Have I ever mentioned that I won our school district’s speech competition when I was in Grade 7? I have always loved public speaking. I’ve been really lucky in the last few months in that I’ve had a terrific number of opportunities to do what I call my “blog and pony” show to internal GoC audiences, talking about how we’re using social media to connect with Canadians in a government context at work, but this opportunity was especially exciting for me. I had the great honour today of speaking at the Social Capital Ottawa conference on a topic very dear to my heart: how to find, use and share photos online without getting sued. (Remember my infographic?) I love this topic because it’s at the intersection of a whole whack of things I’m passionate about: social media, blogging, sharing and photography.
This whole experience has been a HUGE learning curve for me – and I thought I was pretty knowledgeable when I proposed the topic! I learned SO MUCH about copyright and how not to violate it. Did you know, for example, that the DMCA does not necessarily apply in Canada? Or that “fair use” is an American concept and different from our Canadian “fair dealings”? Or that “royalty free” does not mean “free”? (Okay, I knew that last one, but I didn’t know it eight years ago when I started blogging.)
But I learned some other really neat stuff, too – like how to build a Powerpoint deck that doesn’t have 800 words on every slide (unlike almost every Government of Canada internal “deck” I have ever seen), and how to share a presentation on slideshare, and how to administer a quiz and record the results in real time using Google docs, and how to use storify to capture a story on Twitter. And now I’m going to wrap it all up into one big bundle and blurt it out here for your adoration.
This is my presentation from slideshare. I wanted to include enough information on the slides so that you’d be able to get the important bits without actually attending my presentation at SoCapOtt. But there’s enough extra stuff that if you would like to know more, I’m happy to bring the presentation live to you or discuss any of the finer points should you have any questions!
And here’s what some of the people attending the presentation had to say about it, as captured by Storify. (There’s several pages, so you have to click at the bottom to read more.)
(How awesome are these tools? I’m so excited to have the chance to play with them!)
Oh, and about the “quiz” in the presentation? I am SO ridiculously pleased with myself for that one. I liked the quiz idea right from the start, to use some real-world examples of circumstances people encounter every day online. When I originally conceived it, I had imagined handing out pieces of coloured bristol board to all participants and having them hold up a green card for true and red card for false. So quaintly old skool, right? I really wanted people to do more than just sit there and listen to me. Two days before the presentation, I was at a completely unrelated training session, and they used Google Forms and a Google Spreadsheet for a very similar purpose. So I spent most of my afternoon yesterday figuring out how to do it myself. Cuz there’s no time like the very last possible minute, right? And sweet Jebesus, IT WORKED!!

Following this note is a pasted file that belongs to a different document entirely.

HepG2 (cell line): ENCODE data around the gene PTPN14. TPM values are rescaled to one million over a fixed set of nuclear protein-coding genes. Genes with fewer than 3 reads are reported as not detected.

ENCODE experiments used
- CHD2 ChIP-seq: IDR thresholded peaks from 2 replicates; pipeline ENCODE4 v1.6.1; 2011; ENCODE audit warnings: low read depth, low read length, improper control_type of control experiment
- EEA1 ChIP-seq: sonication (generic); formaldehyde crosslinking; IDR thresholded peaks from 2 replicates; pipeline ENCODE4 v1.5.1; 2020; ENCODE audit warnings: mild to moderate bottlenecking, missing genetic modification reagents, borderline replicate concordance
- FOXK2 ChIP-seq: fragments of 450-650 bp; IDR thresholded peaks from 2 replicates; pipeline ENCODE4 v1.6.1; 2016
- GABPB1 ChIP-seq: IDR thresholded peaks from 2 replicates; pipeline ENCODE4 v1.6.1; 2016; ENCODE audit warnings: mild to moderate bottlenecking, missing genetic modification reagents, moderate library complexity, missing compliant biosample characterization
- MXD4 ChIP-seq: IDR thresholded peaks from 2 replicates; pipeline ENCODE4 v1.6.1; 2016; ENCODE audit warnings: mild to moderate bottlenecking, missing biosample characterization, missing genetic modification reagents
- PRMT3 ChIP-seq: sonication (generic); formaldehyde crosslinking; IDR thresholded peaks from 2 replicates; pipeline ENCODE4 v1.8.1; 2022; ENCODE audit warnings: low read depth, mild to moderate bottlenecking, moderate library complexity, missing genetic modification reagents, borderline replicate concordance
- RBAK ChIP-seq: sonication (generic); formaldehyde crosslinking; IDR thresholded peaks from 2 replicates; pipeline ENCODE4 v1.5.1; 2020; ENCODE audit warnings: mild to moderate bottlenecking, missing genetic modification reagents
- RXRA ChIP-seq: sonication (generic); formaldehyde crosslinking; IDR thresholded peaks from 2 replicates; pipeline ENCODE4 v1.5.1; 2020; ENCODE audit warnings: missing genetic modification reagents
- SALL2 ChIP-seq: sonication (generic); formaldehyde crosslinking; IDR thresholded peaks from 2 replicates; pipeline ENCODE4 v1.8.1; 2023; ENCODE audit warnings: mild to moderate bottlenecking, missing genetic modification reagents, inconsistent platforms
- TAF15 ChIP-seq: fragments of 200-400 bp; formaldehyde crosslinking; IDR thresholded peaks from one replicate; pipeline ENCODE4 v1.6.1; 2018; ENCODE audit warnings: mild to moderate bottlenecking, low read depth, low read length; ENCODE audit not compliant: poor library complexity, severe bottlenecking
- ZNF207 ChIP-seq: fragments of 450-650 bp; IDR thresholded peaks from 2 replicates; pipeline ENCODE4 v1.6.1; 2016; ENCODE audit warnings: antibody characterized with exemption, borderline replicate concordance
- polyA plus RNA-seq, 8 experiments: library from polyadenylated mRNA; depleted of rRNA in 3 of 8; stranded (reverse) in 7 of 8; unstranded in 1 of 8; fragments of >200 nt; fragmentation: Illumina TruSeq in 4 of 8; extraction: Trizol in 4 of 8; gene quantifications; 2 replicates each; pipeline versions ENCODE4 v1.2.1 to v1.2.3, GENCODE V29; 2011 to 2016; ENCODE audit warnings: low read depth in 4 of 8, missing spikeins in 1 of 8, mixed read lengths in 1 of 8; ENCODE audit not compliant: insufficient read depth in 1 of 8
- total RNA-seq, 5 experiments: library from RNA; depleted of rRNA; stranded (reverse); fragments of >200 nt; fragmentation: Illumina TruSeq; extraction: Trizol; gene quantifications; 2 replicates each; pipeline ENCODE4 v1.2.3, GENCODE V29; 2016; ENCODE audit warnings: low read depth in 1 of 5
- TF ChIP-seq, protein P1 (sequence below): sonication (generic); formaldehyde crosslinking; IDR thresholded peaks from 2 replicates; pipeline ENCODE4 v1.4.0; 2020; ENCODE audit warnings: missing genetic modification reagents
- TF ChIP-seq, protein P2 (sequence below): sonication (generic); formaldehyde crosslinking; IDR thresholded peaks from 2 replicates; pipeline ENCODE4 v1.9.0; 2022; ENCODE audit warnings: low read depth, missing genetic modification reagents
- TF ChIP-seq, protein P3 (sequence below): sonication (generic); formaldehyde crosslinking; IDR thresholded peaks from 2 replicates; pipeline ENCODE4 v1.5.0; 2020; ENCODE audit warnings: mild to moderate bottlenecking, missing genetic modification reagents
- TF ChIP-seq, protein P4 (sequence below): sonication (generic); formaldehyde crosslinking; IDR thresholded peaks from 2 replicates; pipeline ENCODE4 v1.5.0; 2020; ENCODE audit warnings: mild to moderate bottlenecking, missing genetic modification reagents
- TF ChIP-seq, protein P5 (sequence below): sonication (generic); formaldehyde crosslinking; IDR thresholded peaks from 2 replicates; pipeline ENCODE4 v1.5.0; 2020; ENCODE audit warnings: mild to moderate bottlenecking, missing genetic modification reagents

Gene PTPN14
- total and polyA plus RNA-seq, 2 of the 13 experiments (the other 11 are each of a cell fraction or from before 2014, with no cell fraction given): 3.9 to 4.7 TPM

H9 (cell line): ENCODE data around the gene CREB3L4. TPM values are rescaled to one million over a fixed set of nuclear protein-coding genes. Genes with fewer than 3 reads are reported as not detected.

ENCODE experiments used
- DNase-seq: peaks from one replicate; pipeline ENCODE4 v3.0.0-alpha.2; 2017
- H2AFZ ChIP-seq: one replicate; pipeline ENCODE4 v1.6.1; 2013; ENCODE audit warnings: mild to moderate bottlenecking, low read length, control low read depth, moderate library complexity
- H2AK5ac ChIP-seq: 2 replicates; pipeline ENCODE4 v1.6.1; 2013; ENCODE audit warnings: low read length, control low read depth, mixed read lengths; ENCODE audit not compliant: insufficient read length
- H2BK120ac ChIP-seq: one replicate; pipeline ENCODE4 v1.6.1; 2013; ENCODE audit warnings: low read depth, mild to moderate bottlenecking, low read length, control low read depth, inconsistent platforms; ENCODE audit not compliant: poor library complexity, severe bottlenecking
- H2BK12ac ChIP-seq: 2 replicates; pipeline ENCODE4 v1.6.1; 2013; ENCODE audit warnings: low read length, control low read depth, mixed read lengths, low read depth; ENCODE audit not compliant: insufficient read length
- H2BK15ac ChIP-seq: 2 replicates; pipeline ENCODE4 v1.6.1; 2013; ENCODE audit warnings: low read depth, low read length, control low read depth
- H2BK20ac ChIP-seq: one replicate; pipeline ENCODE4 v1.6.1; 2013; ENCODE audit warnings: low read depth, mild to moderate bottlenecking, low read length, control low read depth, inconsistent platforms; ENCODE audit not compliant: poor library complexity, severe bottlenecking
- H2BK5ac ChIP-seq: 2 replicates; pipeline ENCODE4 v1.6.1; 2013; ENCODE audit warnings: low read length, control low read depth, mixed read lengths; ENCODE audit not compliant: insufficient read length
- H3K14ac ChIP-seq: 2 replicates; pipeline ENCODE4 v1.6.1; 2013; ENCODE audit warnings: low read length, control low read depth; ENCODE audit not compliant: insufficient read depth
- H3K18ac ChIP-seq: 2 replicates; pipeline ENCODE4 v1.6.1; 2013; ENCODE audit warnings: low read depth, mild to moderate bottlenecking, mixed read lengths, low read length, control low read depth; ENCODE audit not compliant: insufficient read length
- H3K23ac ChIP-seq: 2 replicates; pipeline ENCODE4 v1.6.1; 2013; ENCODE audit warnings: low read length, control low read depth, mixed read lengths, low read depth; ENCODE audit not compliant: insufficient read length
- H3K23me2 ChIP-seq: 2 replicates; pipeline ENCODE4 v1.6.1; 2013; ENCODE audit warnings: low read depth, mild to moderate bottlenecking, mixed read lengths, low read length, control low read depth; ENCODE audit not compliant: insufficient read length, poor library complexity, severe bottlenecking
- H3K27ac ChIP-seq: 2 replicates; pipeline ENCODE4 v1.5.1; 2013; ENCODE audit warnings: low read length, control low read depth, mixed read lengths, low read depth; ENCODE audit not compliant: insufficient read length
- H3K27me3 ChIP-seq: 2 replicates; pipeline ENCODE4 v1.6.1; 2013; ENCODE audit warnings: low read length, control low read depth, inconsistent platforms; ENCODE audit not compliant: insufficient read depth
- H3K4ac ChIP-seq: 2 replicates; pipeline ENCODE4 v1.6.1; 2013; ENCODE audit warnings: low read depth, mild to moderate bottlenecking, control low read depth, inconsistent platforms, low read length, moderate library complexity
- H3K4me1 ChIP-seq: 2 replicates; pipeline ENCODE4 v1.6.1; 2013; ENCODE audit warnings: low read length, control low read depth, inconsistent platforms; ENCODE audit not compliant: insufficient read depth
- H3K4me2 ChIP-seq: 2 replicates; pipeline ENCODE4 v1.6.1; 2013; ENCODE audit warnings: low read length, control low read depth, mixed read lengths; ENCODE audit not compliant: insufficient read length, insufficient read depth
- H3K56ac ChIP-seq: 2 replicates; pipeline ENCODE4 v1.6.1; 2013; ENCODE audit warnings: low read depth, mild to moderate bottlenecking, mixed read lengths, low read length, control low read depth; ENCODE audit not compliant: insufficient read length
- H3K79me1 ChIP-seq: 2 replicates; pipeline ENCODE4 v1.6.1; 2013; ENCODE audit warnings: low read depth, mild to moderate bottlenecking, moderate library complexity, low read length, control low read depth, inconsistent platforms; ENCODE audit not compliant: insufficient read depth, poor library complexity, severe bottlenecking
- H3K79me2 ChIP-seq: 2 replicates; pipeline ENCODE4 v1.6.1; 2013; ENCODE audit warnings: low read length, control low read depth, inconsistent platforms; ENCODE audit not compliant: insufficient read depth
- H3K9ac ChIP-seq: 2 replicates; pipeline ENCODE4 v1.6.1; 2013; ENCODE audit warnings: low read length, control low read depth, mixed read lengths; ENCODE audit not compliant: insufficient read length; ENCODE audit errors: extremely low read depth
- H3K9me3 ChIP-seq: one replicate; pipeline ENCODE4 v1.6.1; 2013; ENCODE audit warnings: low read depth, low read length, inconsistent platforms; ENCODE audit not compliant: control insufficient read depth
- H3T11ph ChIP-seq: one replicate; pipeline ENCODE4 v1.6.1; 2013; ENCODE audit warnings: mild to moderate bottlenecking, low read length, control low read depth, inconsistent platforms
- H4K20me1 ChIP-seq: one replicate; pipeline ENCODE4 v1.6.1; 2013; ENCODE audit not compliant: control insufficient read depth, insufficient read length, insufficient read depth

So if you’re curious, here’s the quiz questions and answers:
â€œIâ€™m just a mom blogger with 15 followers, 10 of whom are relatives. My blog is basically an online baby book. All these fancy copyright rules donâ€™t apply to me.â€ FALSE!
You find an image you love on a website and want to share it with your graphic designer. You pin it to your inspiration board on Pinterest. Can the photographer sue you for copyright infringement? YES!
Copyright means that you have to pay to use an image. FALSE!
You find a yummy recipe for kale chips on a foodie Tumblr and want to share on your blog. You can use the photo as long as you credit Tumblr. FALSE!
You have a website for your small home-based business, but you donâ€™t have a shopping cart on your site. Can you use an image under this Creative Commons license if you credit the source? (See deck for CC license image.) FALSE! (because it says “no commercial”)
Facebook will consult you in cases of disputes over images before revoking your business page. FALSE!
Itâ€™s always okay to use an image if you hotlink to the source or make the image clickable to lead back to the source. FALSE!
Removing a watermark from a photo and then posting it is a much more serious violation than simply posting a watermarked image. TRUE!
Youâ€™re legally protected if you put a disclaimer on your site. FALSE! (In fact, you’re sort of calling attention to the fact that you plan to break copyright on your site. Not a good plan!)
Any responsibility for the use of copyright images lies with you as the site owner and not the person who designed your blog or website, even if you were not the one who searched out, downloaded and included the image. TRUE!
As long as you remove a copyright image immediately upon request, the owner of the copyright cannot sue you for compensation or damages. FALSE!
Did you learn something new? 😉
So I have more to say about this. There’s so much that I wanted to cram in and I just ran out of time. Did any of the slides pique your curiousity? I’d love to hear your thoughts on the presentation form or content. As I said, the topic is dear to my heart, so if there’s enough interest I can expand some of these slides into an actual blog post. Another post I want to write soon is on the topic of protecting your own images when you put them online. Any other related topics you’d like to talk about?
And how fun is this? Thanks to the gig at Social Capital, I was recently asked to do a presentation to a local school community about kids and Internet safety. Stand by for another blog post on that topic. Man, I do love a captive audience!